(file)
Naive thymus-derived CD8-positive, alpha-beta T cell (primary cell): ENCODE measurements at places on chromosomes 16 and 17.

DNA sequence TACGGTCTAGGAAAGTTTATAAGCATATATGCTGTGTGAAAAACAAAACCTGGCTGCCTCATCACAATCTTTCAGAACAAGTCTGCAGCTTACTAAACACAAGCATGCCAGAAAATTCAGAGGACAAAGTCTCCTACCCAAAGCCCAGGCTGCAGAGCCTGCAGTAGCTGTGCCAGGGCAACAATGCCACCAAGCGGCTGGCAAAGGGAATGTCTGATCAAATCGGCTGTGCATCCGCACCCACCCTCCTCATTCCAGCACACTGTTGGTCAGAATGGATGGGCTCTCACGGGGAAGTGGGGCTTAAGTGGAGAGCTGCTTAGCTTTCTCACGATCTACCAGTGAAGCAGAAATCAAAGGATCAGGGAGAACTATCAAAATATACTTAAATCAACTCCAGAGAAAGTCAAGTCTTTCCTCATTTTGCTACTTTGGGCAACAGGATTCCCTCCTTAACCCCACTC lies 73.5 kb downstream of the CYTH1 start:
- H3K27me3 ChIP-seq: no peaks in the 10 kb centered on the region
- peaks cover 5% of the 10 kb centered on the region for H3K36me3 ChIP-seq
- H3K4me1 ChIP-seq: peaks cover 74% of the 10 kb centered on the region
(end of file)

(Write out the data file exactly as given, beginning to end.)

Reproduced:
Naive thymus-derived CD8-positive, alpha-beta T cell (primary cell): ENCODE measurements at places on chromosomes 16 and 17.

DNA sequence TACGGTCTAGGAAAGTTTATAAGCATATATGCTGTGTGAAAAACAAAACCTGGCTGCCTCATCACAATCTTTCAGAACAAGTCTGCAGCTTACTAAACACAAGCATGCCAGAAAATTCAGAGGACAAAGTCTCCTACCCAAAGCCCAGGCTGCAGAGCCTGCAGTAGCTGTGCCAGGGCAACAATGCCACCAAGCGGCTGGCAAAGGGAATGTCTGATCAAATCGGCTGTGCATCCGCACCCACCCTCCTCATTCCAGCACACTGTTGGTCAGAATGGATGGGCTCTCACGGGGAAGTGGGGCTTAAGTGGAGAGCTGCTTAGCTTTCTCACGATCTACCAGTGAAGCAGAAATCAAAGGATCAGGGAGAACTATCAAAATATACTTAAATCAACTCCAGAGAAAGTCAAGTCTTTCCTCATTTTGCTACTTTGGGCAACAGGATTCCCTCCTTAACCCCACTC lies 73.5 kb downstream of the CYTH1 start:
- H3K27me3 ChIP-seq: no peaks in the 10 kb centered on the region
- peaks cover 5% of the 10 kb centered on the region for H3K36me3 ChIP-seq
- H3K4me1 ChIP-seq: peaks cover 74% of the 10 kb centered on the region